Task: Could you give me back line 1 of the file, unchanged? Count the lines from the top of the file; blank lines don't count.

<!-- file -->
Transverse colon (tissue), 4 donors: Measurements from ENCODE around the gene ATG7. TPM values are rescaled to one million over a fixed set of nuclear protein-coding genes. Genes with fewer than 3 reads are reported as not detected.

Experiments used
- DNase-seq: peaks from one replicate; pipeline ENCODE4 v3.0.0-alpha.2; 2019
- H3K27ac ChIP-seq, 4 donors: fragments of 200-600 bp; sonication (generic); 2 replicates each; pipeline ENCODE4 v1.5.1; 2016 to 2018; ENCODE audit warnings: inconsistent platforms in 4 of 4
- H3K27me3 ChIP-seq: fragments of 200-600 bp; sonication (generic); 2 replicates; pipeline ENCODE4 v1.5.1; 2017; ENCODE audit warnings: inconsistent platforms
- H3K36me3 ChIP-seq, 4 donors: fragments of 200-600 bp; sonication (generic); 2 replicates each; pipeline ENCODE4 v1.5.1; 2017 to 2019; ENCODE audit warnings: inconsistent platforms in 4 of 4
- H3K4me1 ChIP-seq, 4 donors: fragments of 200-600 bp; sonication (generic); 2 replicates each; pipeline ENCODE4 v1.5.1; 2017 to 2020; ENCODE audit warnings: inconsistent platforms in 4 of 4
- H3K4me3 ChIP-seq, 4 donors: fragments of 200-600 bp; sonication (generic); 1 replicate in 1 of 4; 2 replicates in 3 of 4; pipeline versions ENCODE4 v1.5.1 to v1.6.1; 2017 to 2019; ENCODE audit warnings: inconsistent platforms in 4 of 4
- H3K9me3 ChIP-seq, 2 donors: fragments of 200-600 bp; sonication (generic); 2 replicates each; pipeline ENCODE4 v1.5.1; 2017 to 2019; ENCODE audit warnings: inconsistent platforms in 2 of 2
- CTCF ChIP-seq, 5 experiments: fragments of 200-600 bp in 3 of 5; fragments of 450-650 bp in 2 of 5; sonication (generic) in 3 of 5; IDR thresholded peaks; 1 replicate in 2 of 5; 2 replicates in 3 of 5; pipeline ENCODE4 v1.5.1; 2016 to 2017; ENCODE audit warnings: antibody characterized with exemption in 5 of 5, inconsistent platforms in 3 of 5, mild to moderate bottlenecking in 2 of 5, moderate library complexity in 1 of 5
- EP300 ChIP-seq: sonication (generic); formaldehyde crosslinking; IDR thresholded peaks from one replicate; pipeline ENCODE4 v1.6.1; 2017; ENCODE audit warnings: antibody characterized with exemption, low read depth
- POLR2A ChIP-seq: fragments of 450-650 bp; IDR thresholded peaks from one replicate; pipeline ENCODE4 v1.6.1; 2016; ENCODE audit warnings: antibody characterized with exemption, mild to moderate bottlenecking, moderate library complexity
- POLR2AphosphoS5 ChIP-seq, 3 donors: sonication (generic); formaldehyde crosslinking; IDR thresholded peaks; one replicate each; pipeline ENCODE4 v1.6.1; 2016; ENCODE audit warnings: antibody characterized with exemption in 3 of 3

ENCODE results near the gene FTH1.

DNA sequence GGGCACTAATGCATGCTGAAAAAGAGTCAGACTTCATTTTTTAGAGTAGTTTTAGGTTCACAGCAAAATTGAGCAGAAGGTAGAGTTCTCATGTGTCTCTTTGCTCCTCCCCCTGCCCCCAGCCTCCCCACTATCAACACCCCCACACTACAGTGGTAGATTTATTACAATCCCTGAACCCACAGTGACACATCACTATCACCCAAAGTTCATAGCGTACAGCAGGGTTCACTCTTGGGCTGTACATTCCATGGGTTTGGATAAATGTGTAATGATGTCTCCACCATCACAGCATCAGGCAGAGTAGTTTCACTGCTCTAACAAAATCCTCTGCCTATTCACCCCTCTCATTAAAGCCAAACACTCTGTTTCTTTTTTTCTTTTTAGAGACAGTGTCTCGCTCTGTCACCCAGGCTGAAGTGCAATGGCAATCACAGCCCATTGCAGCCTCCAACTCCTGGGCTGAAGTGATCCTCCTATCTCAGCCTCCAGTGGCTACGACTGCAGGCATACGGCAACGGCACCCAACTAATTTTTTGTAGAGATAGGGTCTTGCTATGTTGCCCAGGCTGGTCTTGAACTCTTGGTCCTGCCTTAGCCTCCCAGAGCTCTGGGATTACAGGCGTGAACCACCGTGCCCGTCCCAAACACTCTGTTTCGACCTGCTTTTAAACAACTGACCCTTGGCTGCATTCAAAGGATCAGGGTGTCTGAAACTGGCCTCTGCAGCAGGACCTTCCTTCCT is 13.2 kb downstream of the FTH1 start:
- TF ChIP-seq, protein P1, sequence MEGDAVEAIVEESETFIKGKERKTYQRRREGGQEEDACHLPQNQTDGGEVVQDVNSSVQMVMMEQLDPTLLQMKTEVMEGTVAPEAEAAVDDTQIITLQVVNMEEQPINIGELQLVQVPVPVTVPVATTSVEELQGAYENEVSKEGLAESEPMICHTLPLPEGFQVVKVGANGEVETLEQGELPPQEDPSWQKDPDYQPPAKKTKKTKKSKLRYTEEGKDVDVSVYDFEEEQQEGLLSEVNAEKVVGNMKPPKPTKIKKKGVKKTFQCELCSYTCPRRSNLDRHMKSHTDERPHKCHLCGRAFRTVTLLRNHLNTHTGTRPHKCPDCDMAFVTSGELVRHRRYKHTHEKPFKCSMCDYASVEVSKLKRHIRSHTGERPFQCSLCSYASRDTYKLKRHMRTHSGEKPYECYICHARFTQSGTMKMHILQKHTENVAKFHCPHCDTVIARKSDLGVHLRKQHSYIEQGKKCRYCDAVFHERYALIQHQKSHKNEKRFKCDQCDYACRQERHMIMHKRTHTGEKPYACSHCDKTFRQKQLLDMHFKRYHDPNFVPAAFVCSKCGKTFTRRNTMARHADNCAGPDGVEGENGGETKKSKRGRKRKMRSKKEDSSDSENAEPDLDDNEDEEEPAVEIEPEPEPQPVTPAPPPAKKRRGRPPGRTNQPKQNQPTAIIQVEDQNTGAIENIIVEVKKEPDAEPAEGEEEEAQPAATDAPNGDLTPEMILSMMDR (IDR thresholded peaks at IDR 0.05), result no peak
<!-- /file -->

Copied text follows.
Transverse colon (tissue), 4 donors: Measurements from ENCODE around the gene ATG7. TPM values are rescaled to one million over a fixed set of nuclear protein-coding genes. Genes with fewer than 3 reads are reported as not detected.